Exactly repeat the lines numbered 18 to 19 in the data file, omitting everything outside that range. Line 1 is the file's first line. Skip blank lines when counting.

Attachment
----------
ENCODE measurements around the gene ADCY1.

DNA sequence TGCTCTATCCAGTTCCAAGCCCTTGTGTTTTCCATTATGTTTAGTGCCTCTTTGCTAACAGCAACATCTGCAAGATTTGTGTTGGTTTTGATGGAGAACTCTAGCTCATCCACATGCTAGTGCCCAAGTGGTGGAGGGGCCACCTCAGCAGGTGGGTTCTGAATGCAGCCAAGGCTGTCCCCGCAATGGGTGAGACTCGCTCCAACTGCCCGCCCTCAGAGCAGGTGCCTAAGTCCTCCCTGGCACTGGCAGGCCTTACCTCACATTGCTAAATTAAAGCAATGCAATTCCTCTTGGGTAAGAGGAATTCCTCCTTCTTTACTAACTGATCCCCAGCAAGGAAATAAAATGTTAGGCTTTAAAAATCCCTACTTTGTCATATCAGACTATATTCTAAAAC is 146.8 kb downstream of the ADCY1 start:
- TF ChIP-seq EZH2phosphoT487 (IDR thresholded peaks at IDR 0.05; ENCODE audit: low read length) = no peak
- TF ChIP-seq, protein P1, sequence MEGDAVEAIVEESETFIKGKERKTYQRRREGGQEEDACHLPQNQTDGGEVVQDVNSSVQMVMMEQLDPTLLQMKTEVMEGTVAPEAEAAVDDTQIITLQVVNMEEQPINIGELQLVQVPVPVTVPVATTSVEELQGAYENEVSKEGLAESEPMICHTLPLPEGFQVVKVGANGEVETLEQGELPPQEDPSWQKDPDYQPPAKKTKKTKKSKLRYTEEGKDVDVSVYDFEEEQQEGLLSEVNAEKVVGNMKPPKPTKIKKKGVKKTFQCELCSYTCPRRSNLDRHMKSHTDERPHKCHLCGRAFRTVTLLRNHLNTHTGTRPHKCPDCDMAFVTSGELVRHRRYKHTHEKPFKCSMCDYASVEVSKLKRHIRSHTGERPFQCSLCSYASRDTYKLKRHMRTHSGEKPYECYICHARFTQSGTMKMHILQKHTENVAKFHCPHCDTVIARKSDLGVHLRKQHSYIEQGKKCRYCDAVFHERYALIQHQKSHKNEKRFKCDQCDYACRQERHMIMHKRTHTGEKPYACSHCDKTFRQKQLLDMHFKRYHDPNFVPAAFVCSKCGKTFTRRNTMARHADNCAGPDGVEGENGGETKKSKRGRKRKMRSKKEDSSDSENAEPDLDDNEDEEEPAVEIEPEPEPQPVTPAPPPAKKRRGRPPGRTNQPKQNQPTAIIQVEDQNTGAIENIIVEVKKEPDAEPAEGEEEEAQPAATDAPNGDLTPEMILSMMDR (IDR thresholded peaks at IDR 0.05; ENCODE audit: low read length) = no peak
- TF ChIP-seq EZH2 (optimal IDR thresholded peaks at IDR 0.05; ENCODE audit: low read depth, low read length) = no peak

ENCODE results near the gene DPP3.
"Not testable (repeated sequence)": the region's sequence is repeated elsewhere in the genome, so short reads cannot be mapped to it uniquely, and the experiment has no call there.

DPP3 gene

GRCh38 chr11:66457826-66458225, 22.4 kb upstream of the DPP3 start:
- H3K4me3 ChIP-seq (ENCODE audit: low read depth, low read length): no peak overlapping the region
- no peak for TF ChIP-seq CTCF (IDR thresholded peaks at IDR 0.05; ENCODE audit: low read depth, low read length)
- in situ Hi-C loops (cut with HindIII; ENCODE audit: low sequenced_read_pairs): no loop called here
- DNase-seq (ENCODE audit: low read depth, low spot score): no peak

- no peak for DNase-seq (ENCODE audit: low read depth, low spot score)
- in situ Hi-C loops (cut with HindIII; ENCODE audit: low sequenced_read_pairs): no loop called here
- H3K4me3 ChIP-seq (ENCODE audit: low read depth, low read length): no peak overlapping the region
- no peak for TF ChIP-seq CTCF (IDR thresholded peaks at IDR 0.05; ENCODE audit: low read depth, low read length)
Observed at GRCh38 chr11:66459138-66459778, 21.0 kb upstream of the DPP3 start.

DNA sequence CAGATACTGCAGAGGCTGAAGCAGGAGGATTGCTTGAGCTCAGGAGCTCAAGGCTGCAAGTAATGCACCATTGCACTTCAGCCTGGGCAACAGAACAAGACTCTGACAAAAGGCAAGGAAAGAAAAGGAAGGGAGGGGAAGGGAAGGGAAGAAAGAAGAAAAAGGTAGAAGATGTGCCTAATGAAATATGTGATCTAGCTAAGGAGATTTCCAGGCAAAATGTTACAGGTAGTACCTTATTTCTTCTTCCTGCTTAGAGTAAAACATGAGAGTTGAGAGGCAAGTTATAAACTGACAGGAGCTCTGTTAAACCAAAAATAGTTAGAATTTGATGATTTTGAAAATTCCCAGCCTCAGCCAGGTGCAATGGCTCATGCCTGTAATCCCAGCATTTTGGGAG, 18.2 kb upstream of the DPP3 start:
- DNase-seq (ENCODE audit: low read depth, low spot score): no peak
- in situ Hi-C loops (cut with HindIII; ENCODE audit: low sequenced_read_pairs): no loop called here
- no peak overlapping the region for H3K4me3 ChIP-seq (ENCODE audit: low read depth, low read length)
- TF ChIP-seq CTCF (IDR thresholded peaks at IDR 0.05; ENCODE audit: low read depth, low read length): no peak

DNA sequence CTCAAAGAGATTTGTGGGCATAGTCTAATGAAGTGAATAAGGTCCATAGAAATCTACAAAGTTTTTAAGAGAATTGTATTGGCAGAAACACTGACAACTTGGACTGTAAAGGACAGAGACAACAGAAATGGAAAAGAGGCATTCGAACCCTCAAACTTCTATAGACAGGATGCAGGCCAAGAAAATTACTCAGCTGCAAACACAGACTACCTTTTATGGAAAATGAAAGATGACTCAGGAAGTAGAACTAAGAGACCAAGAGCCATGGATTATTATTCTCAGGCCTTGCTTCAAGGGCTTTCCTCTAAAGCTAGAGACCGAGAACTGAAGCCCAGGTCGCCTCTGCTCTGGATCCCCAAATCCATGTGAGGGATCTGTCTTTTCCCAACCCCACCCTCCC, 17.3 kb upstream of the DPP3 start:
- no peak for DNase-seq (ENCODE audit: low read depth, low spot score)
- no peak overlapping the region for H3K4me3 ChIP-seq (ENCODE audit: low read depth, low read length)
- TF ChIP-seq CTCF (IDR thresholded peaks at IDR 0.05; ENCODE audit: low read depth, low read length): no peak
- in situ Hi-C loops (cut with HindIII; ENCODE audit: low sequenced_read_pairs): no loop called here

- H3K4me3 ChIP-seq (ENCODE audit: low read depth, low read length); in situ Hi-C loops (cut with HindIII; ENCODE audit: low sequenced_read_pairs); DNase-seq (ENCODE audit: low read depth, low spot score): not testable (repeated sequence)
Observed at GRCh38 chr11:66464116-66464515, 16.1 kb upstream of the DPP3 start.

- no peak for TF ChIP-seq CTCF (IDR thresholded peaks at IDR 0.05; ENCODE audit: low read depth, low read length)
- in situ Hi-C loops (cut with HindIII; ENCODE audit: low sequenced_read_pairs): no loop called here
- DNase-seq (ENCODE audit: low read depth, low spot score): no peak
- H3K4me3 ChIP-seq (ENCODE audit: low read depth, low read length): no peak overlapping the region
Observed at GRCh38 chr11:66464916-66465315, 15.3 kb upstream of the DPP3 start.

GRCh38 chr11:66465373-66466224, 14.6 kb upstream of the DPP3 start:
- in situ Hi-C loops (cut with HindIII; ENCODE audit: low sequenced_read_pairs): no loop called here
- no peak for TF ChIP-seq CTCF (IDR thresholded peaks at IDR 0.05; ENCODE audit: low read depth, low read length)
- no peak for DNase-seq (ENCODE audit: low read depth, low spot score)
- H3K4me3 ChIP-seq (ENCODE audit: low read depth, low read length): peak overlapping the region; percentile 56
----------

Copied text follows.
Observed at GRCh38 chr11:66459138-66459778, 21.0 kb upstream of the DPP3 start.

DNA sequence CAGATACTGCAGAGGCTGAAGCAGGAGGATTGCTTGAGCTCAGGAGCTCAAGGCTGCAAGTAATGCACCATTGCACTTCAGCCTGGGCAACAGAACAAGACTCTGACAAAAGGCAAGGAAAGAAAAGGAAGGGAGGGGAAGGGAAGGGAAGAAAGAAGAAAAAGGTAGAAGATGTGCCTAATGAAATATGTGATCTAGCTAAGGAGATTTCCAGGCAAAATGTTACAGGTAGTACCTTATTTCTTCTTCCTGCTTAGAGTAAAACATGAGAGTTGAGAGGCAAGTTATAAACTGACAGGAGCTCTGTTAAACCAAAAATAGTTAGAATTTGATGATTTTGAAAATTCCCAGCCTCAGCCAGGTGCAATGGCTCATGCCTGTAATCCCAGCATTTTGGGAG, 18.2 kb upstream of the DPP3 start: